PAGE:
Josh Marshall doesn't want us to kid ourselves:

I'd be very surprised if the key Democrats at the time weren't briefed on a lot of this stuff. And to the extent that they didn't know the details, that it might have been not wanting to know rather than having been kept in the dark.

Drum has a simular response, as does Marc:

Pelosi last week said she had no idea that EITs were even being used and insisted that the subject of waterboarding never came up. That's hard to swallow, even if you believe the claim about waterboarding.  Why would the CIA even brief Pelosi about EITs if it had no intention of using them?

"Hard to swallow" is probably a metaphor worth avoiding when it comes to water torture. I don't doubt that a few Dems were clued in. And they should be held responsible for their share as well. This was a collective failure on the part of the political leadership of both parties - although obviously the lion's share belongs in the executive branch. But the Congress is co-equal; they were briefed; we deserve to know exactly what they knew and what, if anything they did to stop it.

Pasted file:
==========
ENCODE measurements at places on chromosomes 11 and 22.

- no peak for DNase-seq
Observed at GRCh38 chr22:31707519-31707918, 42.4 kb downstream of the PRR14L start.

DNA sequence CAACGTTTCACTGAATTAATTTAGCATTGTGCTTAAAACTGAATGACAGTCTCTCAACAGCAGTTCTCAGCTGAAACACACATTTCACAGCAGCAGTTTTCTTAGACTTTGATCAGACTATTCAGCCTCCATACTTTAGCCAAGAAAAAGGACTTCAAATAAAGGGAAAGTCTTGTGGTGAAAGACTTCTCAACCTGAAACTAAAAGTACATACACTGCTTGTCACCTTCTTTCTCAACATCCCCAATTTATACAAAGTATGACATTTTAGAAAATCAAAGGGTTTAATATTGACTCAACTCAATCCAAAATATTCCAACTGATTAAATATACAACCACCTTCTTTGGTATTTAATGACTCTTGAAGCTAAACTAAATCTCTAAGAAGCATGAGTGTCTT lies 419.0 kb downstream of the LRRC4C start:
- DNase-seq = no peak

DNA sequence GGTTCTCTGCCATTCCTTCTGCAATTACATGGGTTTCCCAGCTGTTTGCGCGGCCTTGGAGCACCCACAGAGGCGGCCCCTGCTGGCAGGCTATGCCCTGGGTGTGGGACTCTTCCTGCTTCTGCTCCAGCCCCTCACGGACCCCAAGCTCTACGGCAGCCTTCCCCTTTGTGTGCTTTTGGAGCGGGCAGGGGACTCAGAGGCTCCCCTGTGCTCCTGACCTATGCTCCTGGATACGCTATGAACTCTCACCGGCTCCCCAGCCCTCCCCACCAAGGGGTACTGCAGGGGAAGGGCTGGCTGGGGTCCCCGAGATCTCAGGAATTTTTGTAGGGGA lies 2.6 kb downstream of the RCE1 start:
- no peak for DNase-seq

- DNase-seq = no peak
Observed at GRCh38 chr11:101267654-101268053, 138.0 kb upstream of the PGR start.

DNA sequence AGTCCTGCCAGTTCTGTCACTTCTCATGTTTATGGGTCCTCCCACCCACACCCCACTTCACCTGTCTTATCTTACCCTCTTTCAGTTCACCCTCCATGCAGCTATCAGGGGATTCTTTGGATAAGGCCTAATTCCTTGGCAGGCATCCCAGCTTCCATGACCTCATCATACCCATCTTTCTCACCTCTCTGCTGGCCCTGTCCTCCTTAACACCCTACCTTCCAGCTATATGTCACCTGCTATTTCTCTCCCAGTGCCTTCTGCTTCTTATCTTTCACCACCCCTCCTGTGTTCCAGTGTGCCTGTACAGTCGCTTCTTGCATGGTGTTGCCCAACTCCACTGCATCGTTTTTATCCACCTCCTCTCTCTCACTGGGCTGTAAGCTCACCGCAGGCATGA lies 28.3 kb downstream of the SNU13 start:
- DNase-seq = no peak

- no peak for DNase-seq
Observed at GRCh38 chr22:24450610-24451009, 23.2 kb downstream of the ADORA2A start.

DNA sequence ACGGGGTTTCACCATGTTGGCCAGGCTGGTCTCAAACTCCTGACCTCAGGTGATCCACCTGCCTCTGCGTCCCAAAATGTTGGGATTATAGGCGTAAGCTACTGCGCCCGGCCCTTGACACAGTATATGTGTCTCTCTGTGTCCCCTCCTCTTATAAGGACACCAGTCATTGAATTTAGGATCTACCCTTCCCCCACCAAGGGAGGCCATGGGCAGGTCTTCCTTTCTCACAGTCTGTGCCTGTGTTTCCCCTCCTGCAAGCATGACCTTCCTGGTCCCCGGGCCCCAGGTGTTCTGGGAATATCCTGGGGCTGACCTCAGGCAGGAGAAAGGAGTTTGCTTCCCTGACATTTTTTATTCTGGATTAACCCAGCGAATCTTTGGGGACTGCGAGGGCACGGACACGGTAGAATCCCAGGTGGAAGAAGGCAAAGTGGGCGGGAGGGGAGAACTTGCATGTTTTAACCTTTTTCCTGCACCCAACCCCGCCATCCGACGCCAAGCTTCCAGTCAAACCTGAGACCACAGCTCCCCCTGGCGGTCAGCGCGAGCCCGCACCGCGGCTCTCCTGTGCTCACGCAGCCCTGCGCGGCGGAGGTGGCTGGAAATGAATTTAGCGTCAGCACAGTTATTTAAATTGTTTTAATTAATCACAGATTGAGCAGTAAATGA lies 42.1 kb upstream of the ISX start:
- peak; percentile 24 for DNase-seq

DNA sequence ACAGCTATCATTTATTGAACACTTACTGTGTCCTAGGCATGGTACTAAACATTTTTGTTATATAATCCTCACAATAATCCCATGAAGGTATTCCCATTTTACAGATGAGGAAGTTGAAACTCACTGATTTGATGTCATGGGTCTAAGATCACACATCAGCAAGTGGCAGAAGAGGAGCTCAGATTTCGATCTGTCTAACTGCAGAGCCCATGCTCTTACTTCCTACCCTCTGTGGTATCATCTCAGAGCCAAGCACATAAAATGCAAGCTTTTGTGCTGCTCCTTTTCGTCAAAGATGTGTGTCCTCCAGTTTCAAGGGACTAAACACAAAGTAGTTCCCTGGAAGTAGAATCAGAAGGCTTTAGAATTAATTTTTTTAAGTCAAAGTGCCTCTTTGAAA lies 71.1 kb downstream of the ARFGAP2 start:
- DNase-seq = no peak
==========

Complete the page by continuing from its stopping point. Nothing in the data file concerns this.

All the more reason for a truly independent commission to address all responsible parties. Give it time and money. This failure is different from the failure to stop 9/11, but it is a profound moral failure and legal travesty. There is just as much reason to investigate this. In fact, a thorough investigation by a mature democracy of this failure could begin to repair some of the damage. That's my hope. I want us to move on. But we cannot move on unless we have held ourselves accountable, and cauterized this period as anomalous.

Or else the threat of a future torture program, justified as this one was, looms over all of us, and the world.

We want to hear what you think about this article. Submit a letter to the editor or write to letters@theatlantic.com.